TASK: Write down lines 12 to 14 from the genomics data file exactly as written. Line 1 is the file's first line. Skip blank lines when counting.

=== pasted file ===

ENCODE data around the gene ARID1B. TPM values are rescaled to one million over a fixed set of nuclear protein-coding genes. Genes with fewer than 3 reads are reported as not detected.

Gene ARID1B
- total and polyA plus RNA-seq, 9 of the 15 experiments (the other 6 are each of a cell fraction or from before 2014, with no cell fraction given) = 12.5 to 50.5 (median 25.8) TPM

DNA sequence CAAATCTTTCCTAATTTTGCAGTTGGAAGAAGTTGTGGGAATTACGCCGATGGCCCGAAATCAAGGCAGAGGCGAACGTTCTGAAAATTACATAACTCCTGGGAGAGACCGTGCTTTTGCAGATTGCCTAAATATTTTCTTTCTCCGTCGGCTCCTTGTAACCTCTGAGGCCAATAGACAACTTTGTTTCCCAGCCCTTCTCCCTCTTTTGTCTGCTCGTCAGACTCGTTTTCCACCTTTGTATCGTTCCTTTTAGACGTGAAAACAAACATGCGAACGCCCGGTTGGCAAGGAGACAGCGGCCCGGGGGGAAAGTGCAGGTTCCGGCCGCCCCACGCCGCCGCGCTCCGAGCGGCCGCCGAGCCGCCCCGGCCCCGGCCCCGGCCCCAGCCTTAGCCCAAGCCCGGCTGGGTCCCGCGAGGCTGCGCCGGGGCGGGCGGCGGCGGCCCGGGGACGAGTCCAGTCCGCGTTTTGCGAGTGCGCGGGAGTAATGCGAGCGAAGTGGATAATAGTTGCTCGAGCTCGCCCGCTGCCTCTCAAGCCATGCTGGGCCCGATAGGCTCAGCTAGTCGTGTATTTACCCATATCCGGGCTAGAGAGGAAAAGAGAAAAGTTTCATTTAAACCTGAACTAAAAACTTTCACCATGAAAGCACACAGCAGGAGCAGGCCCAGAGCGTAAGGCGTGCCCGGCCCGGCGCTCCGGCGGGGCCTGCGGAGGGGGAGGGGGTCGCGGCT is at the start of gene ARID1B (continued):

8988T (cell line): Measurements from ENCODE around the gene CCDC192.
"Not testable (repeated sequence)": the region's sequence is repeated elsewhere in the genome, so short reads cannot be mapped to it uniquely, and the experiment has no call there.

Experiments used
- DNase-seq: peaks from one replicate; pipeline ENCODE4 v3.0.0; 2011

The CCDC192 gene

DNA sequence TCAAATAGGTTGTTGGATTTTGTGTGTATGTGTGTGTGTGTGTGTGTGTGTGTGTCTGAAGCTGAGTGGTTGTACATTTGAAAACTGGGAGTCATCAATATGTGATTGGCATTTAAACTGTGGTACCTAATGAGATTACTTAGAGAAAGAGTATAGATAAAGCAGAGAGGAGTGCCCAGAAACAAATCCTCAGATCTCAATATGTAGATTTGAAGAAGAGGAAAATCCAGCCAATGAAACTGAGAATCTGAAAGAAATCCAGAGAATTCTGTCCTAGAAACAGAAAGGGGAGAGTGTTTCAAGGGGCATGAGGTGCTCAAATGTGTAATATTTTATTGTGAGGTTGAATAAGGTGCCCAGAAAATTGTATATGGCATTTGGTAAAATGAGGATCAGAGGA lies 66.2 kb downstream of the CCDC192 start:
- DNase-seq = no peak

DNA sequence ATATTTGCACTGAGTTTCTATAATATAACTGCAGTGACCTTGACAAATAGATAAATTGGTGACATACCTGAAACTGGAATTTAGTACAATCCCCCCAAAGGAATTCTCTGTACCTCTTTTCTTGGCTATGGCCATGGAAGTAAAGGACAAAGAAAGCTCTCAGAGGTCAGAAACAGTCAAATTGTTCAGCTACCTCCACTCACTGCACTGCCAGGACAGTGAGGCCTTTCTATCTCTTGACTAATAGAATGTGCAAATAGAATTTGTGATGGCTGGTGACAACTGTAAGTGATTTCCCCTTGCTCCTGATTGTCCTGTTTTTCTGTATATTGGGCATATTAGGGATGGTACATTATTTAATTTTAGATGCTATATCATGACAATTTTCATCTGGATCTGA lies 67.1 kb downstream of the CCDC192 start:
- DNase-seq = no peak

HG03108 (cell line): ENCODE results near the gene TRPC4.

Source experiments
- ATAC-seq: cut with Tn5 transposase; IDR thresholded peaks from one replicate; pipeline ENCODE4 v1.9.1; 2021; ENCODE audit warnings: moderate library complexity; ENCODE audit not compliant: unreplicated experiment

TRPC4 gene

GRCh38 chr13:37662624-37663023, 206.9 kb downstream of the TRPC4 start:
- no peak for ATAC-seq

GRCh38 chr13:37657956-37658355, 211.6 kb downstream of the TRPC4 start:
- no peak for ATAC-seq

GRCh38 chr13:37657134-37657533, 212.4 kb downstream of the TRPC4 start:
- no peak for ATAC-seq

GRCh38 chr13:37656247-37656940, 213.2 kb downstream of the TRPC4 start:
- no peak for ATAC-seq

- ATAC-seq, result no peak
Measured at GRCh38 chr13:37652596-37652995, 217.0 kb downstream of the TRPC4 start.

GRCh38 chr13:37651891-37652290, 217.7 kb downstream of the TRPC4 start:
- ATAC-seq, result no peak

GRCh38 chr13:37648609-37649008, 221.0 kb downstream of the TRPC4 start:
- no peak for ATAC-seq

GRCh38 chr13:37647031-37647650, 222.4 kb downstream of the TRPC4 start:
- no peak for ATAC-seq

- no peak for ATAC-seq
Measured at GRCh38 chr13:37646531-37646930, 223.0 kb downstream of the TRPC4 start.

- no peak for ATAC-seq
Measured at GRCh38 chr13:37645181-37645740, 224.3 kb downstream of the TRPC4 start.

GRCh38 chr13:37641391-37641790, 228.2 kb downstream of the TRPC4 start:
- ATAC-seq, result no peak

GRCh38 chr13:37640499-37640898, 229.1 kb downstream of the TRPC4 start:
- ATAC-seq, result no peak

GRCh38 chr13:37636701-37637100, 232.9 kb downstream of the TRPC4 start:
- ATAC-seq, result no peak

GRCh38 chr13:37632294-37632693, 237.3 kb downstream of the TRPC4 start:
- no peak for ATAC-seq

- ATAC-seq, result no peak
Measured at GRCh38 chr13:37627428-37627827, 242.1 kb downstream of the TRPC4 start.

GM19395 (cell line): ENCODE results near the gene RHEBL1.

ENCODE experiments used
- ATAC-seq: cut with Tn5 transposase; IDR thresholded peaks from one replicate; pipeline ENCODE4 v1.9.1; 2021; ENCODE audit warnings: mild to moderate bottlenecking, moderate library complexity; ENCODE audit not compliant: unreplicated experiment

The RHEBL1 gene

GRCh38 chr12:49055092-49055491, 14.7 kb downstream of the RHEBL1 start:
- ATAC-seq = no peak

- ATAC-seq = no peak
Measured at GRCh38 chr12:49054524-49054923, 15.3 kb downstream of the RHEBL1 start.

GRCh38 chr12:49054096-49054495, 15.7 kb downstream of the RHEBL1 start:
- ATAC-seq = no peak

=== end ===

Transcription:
DNA sequence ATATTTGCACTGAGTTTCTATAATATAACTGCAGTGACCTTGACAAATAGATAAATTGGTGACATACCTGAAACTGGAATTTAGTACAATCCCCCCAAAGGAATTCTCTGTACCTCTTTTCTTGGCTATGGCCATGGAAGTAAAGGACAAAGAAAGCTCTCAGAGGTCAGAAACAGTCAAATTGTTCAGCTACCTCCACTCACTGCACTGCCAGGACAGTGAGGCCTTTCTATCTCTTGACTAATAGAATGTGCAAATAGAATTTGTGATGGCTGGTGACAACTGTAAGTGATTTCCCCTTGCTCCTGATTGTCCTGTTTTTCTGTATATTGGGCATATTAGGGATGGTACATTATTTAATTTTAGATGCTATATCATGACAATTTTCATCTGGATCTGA lies 67.1 kb downstream of the CCDC192 start:
- DNase-seq = no peak

HG03108 (cell line): ENCODE results near the gene TRPC4.